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Maharastra Bans All Plastic From 18 March

banned plastic

All the small and medium-scale industries and big industries which are involved in plastic businesses would be provided an adequate time frame to switch over to alternative modes of businesses.

The Maharashtra government has taken the decision to ban the use of plastic in two phases, a notification for which will be issued soon. The decision was taken at the cabinet meeting led by Chief Minister Devendra Fadnavis on Thursday night. The government cited environmental and public health concerns for taking the significant step which would be strictly enforced in a time-bound manner.

Earlier, State Environment Minister Ramdas Kadam had said the ban would be enforced on March 18. A senior cabinet minister requesting anonymity said: “The government has taken the decision to get rid of use of plastic in two phases. A short-term and a long-term policy have been drafted to tackle the plastic menace.

All the small and medium-scale industries and big industries which are involved in plastic businesses would be provided an adequate time frame to switch over to alternative modes of businesses. Various business models have been recommended by the government along with employment to the people engaged in the plastic industries.”

The state environment department has conveyed that the ban would be for all polythene bags, specified type of plastic sheets, flags, flexes and banners, plastic and thermocol items such as plates, cups, glasses, forks, bowls and spoons.

The supply of milk in plastic bags will have to be replaced with environmental friendly containers or bottles. Gradually, all types of food supply which is packaged in plastic will have to be replaced with environment friendly containers and boxes. Cloth bags, bio-degradable containers, bottles, plates, cups and others items would be promoted to help plastic industry to explore alternative business.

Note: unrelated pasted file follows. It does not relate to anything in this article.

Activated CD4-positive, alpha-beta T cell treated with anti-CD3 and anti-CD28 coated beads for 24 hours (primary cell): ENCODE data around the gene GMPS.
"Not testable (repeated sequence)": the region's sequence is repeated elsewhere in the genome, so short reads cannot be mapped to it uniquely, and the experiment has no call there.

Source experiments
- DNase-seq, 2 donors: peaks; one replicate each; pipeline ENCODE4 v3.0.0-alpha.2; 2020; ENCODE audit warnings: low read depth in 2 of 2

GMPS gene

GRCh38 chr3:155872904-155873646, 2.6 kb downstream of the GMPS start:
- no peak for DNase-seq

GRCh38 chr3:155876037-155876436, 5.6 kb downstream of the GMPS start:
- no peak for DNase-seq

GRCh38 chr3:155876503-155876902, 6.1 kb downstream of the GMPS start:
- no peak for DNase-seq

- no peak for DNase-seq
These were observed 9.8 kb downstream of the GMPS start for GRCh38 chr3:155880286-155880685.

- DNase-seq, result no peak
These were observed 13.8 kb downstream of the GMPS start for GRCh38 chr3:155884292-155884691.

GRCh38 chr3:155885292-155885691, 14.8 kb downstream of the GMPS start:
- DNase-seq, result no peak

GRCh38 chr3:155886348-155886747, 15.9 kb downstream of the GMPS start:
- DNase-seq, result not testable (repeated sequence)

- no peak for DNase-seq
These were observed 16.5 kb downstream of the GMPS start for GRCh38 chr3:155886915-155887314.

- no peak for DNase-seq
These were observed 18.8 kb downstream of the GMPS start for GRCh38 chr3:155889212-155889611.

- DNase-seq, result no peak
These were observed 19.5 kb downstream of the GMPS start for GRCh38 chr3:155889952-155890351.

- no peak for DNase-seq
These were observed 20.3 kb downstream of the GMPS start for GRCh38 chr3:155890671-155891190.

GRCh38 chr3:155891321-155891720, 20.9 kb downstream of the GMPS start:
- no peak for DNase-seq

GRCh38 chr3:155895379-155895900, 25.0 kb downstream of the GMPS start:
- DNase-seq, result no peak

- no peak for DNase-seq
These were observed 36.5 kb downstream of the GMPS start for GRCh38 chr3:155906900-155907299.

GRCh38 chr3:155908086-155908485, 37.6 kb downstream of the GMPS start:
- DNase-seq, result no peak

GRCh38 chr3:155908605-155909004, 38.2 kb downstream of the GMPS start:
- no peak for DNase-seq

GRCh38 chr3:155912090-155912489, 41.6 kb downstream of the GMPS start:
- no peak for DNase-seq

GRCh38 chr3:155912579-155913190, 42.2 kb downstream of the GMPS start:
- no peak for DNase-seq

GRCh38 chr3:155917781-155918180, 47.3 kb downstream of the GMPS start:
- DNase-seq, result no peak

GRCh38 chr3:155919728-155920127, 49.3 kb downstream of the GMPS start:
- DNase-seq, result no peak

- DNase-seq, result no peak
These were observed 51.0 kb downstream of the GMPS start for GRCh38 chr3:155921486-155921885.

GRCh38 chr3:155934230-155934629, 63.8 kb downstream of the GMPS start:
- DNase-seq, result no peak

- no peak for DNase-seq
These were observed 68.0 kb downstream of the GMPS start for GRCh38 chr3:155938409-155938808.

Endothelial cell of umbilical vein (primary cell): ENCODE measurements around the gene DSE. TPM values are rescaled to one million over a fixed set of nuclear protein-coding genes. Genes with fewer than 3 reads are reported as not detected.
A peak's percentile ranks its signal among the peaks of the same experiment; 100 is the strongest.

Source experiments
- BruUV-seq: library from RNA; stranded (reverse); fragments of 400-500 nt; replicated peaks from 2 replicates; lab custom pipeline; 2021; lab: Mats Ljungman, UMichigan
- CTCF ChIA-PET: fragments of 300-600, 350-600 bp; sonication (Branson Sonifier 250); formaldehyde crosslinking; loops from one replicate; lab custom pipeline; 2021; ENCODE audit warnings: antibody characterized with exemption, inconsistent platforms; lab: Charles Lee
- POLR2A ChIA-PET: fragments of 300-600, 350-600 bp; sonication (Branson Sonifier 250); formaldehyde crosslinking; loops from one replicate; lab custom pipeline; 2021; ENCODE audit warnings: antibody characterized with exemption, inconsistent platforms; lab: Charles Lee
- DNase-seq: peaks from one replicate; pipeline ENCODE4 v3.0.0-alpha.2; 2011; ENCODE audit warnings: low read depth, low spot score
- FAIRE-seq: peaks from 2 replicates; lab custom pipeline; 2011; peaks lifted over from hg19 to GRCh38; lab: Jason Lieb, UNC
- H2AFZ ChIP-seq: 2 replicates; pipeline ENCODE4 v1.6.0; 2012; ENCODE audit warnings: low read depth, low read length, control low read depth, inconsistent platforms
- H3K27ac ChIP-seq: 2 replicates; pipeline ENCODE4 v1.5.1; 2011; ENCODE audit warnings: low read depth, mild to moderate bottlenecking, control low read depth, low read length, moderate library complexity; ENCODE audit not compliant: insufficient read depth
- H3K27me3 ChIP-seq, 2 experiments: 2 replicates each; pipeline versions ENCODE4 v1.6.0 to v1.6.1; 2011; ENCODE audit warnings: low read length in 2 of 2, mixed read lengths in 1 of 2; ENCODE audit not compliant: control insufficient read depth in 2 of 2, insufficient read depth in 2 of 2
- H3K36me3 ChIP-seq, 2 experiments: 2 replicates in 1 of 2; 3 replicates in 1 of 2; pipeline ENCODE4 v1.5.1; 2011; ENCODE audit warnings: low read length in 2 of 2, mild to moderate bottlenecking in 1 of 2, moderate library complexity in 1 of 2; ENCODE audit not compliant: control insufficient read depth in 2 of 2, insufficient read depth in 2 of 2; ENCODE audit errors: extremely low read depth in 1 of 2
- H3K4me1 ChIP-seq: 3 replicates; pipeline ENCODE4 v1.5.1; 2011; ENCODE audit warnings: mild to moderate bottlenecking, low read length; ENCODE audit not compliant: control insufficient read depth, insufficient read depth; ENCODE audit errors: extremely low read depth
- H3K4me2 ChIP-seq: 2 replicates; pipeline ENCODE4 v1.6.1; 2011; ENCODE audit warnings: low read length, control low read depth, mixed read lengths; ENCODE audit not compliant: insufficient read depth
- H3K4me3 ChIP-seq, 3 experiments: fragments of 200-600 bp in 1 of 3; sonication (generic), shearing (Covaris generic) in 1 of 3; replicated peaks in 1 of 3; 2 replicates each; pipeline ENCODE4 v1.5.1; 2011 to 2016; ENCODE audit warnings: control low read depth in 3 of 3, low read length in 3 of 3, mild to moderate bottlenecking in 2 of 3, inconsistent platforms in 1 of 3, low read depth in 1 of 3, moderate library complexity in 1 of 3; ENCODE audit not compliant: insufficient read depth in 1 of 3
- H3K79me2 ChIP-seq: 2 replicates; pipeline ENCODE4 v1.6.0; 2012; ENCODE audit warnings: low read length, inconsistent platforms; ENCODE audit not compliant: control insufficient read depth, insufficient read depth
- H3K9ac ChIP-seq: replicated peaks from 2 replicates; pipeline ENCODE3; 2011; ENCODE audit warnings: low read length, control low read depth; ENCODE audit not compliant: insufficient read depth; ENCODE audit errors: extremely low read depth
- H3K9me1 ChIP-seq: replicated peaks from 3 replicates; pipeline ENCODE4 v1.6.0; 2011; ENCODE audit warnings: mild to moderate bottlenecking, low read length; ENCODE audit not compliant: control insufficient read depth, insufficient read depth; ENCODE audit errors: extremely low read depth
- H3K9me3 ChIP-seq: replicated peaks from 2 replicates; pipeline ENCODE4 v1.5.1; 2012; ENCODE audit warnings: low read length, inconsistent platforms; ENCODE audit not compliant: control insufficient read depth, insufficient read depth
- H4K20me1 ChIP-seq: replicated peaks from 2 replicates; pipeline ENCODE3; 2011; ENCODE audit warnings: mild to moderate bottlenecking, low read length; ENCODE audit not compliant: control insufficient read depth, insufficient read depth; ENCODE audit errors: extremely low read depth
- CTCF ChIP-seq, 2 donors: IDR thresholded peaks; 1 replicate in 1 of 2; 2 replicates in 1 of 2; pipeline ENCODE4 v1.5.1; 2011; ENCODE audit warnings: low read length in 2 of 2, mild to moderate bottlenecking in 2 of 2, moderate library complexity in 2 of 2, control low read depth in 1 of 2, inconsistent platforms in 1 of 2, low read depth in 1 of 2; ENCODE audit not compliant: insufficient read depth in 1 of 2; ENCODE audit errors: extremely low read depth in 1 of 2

The decision will be enforced across rural and urban Maharashtra. All municipal corporations, municipal councils, district collectors and chief executive officers of the zilla parishads have been sensitised to ensure its implementation in their respective regions.

The government also intends to provide some incentives to those who strictly adhere to the ban decision. There is also a proposal to slap a penalty such as non-renewing of licences for shops and industries which violate the decision.

Ravi Jashnani, president of the Maharashtra Plastic Manufacturing Association, said, “Merely banning plastic is not the solution. Even in the past, the government had banned plastic bags below 50 microns. However, it is available in the illegal market. Even this time around, banning plastic will only create a second market for illegal bags, causing losses to the government.”

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